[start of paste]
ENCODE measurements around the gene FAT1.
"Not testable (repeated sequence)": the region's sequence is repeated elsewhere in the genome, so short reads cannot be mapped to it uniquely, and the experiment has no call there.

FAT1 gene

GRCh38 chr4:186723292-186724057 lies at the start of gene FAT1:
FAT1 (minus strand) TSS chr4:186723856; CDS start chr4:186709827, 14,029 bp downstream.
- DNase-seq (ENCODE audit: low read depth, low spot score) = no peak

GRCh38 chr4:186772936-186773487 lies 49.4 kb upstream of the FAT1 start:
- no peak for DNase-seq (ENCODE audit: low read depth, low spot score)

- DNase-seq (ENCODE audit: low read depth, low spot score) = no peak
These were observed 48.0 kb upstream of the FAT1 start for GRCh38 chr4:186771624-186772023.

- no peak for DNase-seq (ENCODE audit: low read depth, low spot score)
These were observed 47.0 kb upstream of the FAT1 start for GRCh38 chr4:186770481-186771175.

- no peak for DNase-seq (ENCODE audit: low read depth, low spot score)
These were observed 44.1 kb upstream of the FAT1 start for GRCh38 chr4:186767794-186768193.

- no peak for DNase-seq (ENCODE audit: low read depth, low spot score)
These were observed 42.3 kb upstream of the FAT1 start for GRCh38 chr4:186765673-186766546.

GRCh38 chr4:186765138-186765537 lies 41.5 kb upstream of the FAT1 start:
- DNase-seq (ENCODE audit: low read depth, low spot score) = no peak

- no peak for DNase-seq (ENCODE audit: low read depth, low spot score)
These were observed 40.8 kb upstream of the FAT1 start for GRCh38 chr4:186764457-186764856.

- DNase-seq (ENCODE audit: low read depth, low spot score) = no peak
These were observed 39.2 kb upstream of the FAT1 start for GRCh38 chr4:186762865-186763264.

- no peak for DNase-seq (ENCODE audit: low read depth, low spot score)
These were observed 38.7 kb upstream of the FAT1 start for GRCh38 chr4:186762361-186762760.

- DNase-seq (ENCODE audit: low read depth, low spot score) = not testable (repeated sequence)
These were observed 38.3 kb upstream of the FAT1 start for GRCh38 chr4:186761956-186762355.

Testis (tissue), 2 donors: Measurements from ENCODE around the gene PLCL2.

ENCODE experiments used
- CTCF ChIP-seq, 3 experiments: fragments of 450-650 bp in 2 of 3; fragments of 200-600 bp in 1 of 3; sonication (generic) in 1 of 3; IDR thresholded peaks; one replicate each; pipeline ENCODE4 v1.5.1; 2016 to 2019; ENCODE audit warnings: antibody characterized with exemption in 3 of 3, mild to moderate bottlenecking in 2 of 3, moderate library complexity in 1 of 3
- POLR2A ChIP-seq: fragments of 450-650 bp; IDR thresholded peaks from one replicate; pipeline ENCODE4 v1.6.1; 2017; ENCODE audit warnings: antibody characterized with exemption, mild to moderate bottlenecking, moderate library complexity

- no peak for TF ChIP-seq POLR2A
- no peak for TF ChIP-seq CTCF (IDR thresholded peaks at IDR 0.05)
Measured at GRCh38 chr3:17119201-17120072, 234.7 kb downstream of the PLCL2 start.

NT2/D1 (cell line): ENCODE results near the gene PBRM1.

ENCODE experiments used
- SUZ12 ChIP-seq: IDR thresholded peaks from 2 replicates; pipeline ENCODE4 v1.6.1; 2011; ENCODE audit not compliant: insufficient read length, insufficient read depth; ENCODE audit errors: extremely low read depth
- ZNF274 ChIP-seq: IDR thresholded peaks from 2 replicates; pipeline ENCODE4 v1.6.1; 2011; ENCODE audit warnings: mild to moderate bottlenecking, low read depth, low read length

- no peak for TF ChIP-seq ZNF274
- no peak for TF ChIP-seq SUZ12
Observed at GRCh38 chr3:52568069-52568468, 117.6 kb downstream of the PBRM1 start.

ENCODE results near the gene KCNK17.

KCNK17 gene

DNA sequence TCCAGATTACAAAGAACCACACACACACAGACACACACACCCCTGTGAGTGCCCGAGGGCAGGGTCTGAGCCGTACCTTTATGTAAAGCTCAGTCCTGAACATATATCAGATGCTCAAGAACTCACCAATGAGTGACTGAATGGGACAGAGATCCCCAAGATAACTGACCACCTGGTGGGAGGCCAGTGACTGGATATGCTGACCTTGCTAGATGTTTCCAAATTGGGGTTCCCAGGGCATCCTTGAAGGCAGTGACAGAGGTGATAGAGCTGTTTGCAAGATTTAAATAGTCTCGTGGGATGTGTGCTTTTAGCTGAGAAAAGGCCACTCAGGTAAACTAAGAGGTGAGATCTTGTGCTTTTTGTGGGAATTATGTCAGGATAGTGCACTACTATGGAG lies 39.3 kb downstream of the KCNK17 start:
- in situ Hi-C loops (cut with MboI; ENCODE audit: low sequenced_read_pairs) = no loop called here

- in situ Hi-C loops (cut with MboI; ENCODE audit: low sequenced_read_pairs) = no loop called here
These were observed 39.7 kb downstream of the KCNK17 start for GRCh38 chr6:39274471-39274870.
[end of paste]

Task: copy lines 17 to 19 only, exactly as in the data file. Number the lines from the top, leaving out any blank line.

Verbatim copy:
GRCh38 chr4:186765138-186765537 lies 41.5 kb upstream of the FAT1 start:
- DNase-seq (ENCODE audit: low read depth, low spot score) = no peak

- no peak for DNase-seq (ENCODE audit: low read depth, low spot score)